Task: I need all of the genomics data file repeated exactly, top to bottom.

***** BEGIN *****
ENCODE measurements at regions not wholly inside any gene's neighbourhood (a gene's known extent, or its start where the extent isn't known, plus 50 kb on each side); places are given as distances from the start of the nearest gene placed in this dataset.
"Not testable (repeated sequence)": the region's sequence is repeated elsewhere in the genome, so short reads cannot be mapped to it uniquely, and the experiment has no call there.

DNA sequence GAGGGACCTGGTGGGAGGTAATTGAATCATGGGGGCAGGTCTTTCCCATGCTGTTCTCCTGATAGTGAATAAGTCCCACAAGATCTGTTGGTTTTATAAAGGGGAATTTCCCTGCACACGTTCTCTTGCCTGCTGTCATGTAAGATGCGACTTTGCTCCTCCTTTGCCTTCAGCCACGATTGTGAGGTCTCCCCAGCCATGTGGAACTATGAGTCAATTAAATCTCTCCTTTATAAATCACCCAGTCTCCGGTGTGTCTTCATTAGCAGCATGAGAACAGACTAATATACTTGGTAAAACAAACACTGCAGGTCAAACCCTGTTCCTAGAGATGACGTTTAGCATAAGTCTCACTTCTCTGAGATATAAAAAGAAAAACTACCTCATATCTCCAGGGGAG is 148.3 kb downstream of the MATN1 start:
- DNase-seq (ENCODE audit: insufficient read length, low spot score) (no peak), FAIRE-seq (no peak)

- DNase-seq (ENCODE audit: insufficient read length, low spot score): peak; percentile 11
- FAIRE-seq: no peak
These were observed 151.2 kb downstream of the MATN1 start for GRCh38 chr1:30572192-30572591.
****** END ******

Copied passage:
ENCODE measurements at regions not wholly inside any gene's neighbourhood (a gene's known extent, or its start where the extent isn't known, plus 50 kb on each side); places are given as distances from the start of the nearest gene placed in this dataset.
"Not testable (repeated sequence)": the region's sequence is repeated elsewhere in the genome, so short reads cannot be mapped to it uniquely, and the experiment has no call there.

DNA sequence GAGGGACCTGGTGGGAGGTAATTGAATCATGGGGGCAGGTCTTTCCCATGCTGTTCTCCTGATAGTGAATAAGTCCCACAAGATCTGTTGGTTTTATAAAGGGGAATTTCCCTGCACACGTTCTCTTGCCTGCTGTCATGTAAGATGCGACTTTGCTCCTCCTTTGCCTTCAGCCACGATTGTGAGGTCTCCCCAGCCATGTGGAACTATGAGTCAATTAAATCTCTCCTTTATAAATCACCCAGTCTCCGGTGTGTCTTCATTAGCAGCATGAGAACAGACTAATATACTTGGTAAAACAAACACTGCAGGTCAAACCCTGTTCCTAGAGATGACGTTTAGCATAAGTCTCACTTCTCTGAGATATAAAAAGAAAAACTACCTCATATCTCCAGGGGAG is 148.3 kb downstream of the MATN1 start:
- DNase-seq (ENCODE audit: insufficient read length, low spot score) (no peak), FAIRE-seq (no peak)

- DNase-seq (ENCODE audit: insufficient read length, low spot score): peak; percentile 11
- FAIRE-seq: no peak
These were observed 151.2 kb downstream of the MATN1 start for GRCh38 chr1:30572192-30572591.